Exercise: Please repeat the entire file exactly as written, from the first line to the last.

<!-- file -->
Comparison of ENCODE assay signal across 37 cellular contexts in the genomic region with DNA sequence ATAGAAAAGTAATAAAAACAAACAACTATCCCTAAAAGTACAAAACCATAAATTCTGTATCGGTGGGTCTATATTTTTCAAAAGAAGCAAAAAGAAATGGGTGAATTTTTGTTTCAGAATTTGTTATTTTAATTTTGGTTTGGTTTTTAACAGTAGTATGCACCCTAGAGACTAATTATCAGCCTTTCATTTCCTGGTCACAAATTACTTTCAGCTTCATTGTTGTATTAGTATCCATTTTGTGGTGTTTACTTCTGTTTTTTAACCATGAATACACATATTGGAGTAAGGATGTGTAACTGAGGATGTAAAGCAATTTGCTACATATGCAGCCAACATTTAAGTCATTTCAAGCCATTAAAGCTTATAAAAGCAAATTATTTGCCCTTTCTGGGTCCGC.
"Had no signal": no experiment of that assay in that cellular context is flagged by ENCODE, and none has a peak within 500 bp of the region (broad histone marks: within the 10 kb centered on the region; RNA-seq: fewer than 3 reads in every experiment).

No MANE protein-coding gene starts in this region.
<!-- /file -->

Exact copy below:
Comparison of ENCODE assay signal across 37 cellular contexts in the genomic region with DNA sequence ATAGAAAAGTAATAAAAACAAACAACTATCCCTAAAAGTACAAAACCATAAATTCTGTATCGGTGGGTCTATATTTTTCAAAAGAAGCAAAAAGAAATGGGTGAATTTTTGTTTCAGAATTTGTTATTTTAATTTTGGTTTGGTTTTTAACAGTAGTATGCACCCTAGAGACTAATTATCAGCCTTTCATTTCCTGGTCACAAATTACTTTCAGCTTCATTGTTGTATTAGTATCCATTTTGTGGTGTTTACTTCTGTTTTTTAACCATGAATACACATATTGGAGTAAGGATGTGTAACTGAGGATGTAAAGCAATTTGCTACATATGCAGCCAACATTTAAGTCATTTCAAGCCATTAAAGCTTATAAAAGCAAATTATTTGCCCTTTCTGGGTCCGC.
"Had no signal": no experiment of that assay in that cellular context is flagged by ENCODE, and none has a peak within 500 bp of the region (broad histone marks: within the 10 kb centered on the region; RNA-seq: fewer than 3 reads in every experiment).

No MANE protein-coding gene starts in this region.